Published: Thursday December 6, 2012 MYT 8:27:00 AM
Ramy takes his passion to world championships
DOHA - Ramy Ashour is hoping that his bid to win back the world title will be a bit of a morale booster during Egypt's ongoing political revolution.
The 25-year-old from Cairo has made visits to join protesters in Tahrir Square, and has been tweeting his support of them whilst preparing his bid to raise the trophy again in the world championships from December 7-14.
Ashour is as passionate about the state of his country as about proving that he is again the world's best player. If he achieves that, more people may listen to his words.
"I love my country but we are struggling at the moment," he said. "I feel for the less fortunate people, as the revolution was basically raised to help them. But now they are the ones who are suffering the most."
Despite this heartache - or perhaps because of it - Ashour has been in outstanding form this year, winning three Super Series tournaments, the most recent being the Hong Kong Open title on Sunday.
It has made the fifth-seeded Egyptian the unofficial favourite for the title, even though two Englishmen, world number one James Willstrop and World Open champion Nick Matthew, are the top two seeds.
Ashour beat both in Hong Kong last week, having also overcome Matthew while winning the US Open title in Philadelphia last month, and Willstrop in the El Gouna International final in Alexandria in April. That was Egypt's first tournament for 18 months since the revolution.
"This is how the true real moderate Egyptians unite and stand up for themselves," he tweeted on Wednessay, showing quotes and images from people before the Presidential palace.
Ashour could hardly be more ambitious about his profession.
"I am doing my best to get back to the top," said Ashour, who has just risen one place to fourth in the world rankings but can reach number one again if he wins the world title. "I am proud of my achievements, but more is yet to come."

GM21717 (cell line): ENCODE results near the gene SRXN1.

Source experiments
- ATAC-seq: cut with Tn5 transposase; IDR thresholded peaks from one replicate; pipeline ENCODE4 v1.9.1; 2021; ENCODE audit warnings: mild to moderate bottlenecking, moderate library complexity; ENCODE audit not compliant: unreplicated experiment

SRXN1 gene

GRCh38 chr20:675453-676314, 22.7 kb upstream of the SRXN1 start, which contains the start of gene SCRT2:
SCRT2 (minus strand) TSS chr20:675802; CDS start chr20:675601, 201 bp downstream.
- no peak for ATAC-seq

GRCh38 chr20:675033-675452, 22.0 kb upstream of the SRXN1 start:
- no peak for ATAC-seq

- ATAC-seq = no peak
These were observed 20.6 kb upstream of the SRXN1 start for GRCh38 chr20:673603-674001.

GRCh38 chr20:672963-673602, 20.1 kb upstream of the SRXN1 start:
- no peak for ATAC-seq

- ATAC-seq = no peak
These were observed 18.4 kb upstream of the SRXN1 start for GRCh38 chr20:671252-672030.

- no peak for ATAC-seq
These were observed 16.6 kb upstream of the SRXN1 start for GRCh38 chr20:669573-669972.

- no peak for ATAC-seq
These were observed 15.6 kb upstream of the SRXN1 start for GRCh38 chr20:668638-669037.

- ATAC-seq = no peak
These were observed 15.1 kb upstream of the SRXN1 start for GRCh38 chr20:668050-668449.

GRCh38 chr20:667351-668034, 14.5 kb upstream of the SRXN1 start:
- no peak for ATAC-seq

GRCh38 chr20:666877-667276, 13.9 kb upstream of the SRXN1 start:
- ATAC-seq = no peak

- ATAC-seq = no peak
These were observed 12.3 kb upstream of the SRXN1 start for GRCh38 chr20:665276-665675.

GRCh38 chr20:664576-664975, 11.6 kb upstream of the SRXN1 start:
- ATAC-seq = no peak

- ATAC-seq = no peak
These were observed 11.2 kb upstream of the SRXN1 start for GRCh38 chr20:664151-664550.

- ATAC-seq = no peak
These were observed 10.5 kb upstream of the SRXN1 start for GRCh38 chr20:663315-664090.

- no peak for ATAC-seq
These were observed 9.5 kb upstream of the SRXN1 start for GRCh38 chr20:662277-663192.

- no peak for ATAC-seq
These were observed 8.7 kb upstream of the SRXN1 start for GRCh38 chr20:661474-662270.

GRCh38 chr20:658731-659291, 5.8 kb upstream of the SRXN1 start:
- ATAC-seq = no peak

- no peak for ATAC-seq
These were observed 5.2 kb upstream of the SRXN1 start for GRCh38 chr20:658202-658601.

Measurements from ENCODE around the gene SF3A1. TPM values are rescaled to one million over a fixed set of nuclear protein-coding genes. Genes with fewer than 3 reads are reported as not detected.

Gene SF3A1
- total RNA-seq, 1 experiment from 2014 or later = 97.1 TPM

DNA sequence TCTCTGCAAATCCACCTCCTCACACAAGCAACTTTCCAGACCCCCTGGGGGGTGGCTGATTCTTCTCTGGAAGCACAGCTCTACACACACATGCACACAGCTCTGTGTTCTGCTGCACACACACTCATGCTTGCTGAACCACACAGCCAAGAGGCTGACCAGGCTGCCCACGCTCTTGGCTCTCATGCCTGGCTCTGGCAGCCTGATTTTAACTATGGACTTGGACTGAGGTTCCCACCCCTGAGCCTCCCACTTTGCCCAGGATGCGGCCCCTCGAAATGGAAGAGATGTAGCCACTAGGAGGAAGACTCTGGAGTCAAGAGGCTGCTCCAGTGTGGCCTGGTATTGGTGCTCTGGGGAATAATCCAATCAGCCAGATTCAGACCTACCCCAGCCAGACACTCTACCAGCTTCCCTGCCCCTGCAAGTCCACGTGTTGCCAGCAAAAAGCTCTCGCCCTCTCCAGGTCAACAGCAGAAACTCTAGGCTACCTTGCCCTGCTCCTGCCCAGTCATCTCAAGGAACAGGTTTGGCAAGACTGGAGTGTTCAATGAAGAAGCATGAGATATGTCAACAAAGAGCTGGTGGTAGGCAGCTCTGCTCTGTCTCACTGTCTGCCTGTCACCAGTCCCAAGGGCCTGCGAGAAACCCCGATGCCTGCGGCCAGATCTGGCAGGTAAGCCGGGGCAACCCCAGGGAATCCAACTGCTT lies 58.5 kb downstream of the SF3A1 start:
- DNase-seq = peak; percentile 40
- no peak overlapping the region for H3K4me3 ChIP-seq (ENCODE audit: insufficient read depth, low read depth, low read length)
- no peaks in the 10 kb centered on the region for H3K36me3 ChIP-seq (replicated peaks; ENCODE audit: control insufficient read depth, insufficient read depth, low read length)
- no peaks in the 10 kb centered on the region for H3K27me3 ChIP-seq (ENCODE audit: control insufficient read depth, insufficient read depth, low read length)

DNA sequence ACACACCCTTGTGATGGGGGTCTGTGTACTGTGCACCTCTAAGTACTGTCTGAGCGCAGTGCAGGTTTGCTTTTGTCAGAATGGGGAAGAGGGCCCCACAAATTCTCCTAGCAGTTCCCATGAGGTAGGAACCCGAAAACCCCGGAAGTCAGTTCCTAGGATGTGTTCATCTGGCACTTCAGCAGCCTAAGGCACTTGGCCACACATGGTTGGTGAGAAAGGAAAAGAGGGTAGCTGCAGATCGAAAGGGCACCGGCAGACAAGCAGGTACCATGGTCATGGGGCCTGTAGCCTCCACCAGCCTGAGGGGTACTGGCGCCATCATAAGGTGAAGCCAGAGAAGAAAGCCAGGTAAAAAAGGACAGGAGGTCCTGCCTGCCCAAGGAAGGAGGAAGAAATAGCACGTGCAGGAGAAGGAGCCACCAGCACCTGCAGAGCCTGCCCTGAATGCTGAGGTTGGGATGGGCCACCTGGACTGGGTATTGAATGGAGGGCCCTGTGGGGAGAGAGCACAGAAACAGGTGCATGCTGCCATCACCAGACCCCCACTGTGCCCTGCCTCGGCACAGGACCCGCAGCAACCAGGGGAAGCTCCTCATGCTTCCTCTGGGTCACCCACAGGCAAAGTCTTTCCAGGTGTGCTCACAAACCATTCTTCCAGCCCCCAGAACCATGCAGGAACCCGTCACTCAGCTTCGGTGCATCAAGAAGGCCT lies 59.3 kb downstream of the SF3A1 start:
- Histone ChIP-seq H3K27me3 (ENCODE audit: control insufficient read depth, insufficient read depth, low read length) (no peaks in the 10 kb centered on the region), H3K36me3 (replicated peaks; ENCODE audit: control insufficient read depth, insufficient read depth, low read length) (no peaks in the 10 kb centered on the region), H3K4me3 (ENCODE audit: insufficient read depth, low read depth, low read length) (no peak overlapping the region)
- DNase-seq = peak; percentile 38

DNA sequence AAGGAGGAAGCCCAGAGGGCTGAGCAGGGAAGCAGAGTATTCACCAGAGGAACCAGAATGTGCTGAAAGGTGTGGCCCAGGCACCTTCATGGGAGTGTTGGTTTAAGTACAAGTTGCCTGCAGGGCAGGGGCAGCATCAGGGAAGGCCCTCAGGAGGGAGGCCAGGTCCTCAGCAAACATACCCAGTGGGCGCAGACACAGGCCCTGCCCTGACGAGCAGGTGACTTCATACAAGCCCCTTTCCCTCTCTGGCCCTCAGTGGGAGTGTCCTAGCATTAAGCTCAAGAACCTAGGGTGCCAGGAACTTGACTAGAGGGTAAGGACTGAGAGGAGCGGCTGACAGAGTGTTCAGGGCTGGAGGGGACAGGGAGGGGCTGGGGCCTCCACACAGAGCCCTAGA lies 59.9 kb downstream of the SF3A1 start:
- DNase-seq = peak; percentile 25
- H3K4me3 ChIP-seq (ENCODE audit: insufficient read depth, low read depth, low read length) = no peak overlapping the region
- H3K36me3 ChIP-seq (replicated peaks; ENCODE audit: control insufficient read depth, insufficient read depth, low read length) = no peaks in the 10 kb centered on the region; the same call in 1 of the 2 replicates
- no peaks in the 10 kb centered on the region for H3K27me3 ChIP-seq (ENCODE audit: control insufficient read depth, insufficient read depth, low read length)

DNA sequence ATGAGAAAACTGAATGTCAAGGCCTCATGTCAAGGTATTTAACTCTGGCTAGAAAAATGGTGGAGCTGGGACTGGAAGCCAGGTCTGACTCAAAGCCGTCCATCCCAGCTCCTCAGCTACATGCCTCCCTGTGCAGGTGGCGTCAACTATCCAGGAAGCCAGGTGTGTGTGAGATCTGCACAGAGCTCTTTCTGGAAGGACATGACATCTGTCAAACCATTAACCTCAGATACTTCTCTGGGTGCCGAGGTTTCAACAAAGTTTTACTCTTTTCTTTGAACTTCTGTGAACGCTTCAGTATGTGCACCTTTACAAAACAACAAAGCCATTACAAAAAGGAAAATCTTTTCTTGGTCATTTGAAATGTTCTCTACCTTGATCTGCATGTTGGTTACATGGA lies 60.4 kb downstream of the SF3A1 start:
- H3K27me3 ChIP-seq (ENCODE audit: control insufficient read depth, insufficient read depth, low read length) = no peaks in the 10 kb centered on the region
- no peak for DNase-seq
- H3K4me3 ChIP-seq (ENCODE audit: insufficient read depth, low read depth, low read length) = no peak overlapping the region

Even Matthew acknowledges the revival of the Ashour threat, partly an outcome of avoiding injuries which have plagued him in the past.
"While Ramy doesn't have consistency within matches - he has more peaks and troughs in terms of winners and errors - overall his end product is getting more consistent by the day," the world champion said.
If the 32-year-old Matthew does triumph again, it will be for the third successive time, something no Englishman has ever achieved.
However both he and Ashour may be hindered by an unkind draw, which lands them in the same half, along with Gregory Gaultier, the former world number one from France, and with Amr Shabana, the four times former World Open champion from Egypt.
Ashour and Gaultier, whose form has improved since becoming a father three months ago, should meet in the quarter-finals, with Matthew likely to face Shabana, the enduring 33-year-old legend, at the same stage.
An easier route appears to have appeared in the top half for Willstrop, who could have a semi-final with Karim Darwish, the former world number one, or another Egyptian Mohamed El Shorbagy, the former world junior champion. - AFP